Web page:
This is where the buyer steps in. First and foremost, if you’re a buyer looking at a short sale, seriously consider hiring a buyer's agent to represent you. Buying a home in general is a complicated process already and short sale can be even more-so. The seller has representation in the listing agent, so why shouldn’t you? They can also help you to make a reasonable offer.

Buyers must be prepared to buy a property that is being sold as-is and with no credits for repairs or fix-up. The bank or lender won't approve the sale if it is too far below the market value of the house. They’re sure to do their own broker price appraisal before accepting or countering an offer.

Since short sale properties are usually sold as-is, buyers should make their offers contingent on the outcome of an independent home inspection. Sellers are required by law to disclose material defects of which they are aware. Obviously, if a seller hasn’t had the money to make mortgage payments, odds are that maintenance has been pushed off. Owners have no incentive make improvements to the house anyway because they'll make nothing on the sale.

Buyers on a short sale should also make their offer contingent upon the lender's acceptance. Give the lender a time frame in which to respond, after which, you will be free to cancel. This doesn’t guarantee action, however, if the lender is under no pressure to make a decision.

There are benefits and pitfalls for both the sellers and the buyers when it comes to a short sale vs. foreclosure.

For the seller, both of these solutions affect credit the same. Sellers will take a hit of 200 to 300 points, depending on overall condition of credit, whether it’s a foreclosure or a short sale. However, the waiting period to buy another home following these events is very different. Someone who has gone through a foreclosure will have to wait 24 to 72 months before a lender will offer them a decent interest rate. For those who have a short sale on their financial record, the time frame is more in the ballpark of 24 to 36 months if they have been diligent about rebuilding their credit.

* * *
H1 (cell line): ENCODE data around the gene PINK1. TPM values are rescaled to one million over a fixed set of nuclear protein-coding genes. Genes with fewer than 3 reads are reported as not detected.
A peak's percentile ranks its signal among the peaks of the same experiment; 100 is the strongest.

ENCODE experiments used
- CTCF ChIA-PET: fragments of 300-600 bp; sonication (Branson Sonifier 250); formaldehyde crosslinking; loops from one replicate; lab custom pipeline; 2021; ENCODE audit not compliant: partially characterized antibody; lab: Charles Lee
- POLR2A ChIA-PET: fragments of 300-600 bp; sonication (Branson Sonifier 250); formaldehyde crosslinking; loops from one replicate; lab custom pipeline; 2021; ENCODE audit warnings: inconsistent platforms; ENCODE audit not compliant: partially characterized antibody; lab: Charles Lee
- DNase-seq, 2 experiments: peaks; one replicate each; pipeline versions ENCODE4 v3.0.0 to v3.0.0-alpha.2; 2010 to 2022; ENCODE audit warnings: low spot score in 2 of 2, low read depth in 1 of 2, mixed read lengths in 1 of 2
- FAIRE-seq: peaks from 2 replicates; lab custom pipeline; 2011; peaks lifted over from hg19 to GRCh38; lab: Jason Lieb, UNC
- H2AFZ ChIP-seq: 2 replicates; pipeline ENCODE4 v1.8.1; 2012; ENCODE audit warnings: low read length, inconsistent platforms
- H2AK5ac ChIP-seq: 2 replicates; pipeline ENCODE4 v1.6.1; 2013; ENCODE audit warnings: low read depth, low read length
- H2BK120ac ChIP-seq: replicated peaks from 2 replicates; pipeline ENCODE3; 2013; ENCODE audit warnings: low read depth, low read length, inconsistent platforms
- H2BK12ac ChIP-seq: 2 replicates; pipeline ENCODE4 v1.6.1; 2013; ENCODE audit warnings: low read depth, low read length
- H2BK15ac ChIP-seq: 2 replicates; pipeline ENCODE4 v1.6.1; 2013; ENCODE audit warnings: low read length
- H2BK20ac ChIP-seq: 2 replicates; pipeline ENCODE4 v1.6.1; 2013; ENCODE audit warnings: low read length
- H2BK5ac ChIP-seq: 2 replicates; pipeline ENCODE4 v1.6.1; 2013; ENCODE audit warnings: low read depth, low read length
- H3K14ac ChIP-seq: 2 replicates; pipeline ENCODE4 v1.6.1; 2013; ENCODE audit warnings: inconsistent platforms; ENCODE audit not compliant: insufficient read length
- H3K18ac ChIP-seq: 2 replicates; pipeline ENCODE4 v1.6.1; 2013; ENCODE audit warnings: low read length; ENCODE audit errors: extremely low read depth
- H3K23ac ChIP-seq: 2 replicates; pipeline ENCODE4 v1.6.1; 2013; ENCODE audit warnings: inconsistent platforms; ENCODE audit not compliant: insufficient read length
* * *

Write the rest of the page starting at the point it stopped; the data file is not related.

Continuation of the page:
When it comes to short sales, you want to be the buyer, obviously. They have the most to gain from this transaction, as the buyer will likely purchase the property at or a bit below market value. This has a two-fold effect of lowering its future taxation by the tax assessor and the buyer’s mortgage payment is reduced because the loan is less. A drawback, however, is the buyer can often feel in limbo, waiting for an answer that could very well be no. Often this can be because the bank took to long to answer or countered with to high of a price. Then there are always other buyers in pursuit of a deal placing a higher bid. For buyers, short sale homes are often a better idea than purchasing a foreclosure property, as when a home stands empty without inhabitants or maintenance, a whole host of natural and man-made issues can arise that will require costly repairs.